Going for dollars, public universities are taking more out-of-state students
UW-Madison mascot Bucky Badger waves a rally towel during the 2012 Rose Bowl football game between the University of Wisconsin-Madison Badgers on Jan. 2, 2012.
Deposits are due today for students wanting a spot at their college of choice this fall. And for many state public universities, an increasing number of those students will be coming from other states. That means those schools collect much higher tuition.
In-state tuition at the University of Wisconsin Madison, for example, is just over $10,000. Non-residents pay $26,000. In spite of that, out-of-state enrollment there keeps growing.
"So even though we're seeing a significant growth in interest in international and out-of-state students, we really are looking at enrolling as many Wisconsin students as we can," says Joanne Berg, vice provost for enrollment management at the university.
She says the University of Wisconsin has a cap on its percentage of out-of-state undergrads. But that ceiling went up this year, from 25 percent to 26.5 percent.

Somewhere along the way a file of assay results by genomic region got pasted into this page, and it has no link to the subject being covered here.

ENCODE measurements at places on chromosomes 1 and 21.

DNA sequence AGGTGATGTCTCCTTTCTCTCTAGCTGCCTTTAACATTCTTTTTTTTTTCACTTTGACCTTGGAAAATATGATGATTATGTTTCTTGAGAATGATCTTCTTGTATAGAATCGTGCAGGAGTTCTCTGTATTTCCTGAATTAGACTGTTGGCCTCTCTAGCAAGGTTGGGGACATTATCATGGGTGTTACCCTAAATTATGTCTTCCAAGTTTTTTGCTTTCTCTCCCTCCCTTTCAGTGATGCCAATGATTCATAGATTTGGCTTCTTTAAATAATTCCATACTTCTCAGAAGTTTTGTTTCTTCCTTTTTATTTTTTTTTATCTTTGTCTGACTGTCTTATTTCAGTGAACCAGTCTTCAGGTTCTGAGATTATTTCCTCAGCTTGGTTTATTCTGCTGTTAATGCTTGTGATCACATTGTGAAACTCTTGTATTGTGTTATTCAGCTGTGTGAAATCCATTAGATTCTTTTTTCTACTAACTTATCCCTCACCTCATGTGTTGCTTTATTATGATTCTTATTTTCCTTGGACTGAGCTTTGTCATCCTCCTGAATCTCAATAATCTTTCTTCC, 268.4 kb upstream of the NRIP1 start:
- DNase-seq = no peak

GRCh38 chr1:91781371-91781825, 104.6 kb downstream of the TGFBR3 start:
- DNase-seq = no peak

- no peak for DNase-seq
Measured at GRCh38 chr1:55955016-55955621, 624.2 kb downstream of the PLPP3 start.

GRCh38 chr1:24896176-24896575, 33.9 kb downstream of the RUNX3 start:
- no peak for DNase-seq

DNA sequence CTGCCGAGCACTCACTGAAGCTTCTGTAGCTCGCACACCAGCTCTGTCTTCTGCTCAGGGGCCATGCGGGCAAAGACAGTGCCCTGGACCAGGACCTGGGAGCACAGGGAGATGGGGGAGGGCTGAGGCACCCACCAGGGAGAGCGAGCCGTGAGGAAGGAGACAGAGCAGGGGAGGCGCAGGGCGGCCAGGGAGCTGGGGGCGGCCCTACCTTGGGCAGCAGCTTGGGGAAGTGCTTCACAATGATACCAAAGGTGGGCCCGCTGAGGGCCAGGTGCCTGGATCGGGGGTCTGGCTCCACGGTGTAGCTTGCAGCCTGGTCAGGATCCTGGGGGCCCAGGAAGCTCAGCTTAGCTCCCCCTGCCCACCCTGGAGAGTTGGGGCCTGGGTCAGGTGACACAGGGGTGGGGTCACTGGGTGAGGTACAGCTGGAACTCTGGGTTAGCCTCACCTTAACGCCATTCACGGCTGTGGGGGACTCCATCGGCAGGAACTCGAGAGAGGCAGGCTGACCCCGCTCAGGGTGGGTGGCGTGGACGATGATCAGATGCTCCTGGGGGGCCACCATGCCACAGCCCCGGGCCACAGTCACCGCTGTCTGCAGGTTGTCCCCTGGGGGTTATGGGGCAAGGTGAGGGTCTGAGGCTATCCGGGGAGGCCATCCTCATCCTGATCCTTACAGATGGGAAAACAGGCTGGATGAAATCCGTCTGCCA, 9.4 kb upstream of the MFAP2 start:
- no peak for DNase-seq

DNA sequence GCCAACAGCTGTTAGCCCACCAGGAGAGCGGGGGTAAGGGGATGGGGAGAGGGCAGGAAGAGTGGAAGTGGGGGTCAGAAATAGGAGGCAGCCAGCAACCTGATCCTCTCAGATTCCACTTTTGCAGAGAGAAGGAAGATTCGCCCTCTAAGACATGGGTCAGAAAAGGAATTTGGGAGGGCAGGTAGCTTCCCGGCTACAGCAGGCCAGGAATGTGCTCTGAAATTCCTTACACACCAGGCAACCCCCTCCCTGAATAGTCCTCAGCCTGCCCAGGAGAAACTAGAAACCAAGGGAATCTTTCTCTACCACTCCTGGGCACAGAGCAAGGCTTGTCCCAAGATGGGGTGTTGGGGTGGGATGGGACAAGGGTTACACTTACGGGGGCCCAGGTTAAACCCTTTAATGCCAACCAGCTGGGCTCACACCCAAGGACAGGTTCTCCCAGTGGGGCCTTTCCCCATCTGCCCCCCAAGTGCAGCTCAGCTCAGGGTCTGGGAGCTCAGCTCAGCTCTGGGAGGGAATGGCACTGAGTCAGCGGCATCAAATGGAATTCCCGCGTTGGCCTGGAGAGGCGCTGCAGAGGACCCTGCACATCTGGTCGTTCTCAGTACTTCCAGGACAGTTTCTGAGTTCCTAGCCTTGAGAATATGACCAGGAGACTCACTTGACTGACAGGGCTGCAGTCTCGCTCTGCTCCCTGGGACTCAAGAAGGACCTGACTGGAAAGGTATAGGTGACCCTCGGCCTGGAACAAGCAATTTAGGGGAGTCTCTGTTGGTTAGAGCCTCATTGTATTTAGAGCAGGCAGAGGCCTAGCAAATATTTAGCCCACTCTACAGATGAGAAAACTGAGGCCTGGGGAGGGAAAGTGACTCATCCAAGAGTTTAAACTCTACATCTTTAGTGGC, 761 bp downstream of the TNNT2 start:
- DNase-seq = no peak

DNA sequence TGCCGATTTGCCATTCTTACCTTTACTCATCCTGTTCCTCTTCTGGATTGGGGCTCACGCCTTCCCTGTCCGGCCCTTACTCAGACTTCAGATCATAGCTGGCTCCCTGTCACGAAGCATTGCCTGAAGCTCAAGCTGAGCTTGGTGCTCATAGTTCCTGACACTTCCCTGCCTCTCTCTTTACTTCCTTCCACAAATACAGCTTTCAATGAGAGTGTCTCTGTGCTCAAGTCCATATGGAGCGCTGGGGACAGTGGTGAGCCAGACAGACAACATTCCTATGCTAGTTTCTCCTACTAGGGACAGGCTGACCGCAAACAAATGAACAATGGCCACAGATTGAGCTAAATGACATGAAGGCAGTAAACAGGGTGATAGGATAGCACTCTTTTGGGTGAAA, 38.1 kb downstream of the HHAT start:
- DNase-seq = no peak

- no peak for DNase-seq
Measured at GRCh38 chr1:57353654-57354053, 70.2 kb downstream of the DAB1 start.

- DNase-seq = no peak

The risk, some say, is shutting out low-income students. Bradley Curs teaches higher education at the University of Missouri, where he recently did a study on the out-of-state enrollment at public universities.
"So we sort of expected that if you bring in more out of state students, you're more likely to be bringing in more wealthy affluent students," Curs says, "and we find that finding pretty strong."
On the other hand, he says, a midwestern school like Wisconsin almost needs to look out of state to diversify its student body.
Education database compiler and provider Wintergreen Orchard House lists the rates of out-of-state enrollment at public universities. Here's a brief selection from around the country, check out the full list here.
Arizona State University (Tempe, AZ): 23%
Clemson University (Clemson, SC): 29%
College of William and Mary (Williamsburg, VA): 32%
George Mason University (Fairfax, VA): 11%
University of Iowa (Iowa City, IA): 38%
Kent State University (Kent, OH): 11%
Mississippi State University (Mississippi State, MS): 21%
Pennsylvania State University — University Park (University Park, PA): 29%
Purdue University — West Lafayette (West Lafayette, IN): 30%
Rutgers, the State University of New Jersey — New Brunswick (Piscataway, NJ): 7.3%
Texas A&M University — College Station (College Station, TX): 3%
The University of Texas at Austin (Austin, TX): 5%
University of California, Berkeley (Berkeley, CA): 10%
University of Delaware (Newark, DE): 59%
University of Georgia (Athens, GA): 9%
University of Illinois at Urbana–Champaign (Champaign, IL): 7%
University of Maryland, College Park (College Park, MD): 23%
University of Michigan — Ann Arbor (Ann Arbor, MI): 36%
University of North Carolina at Chapel Hill (Chapel Hill, NC): 18%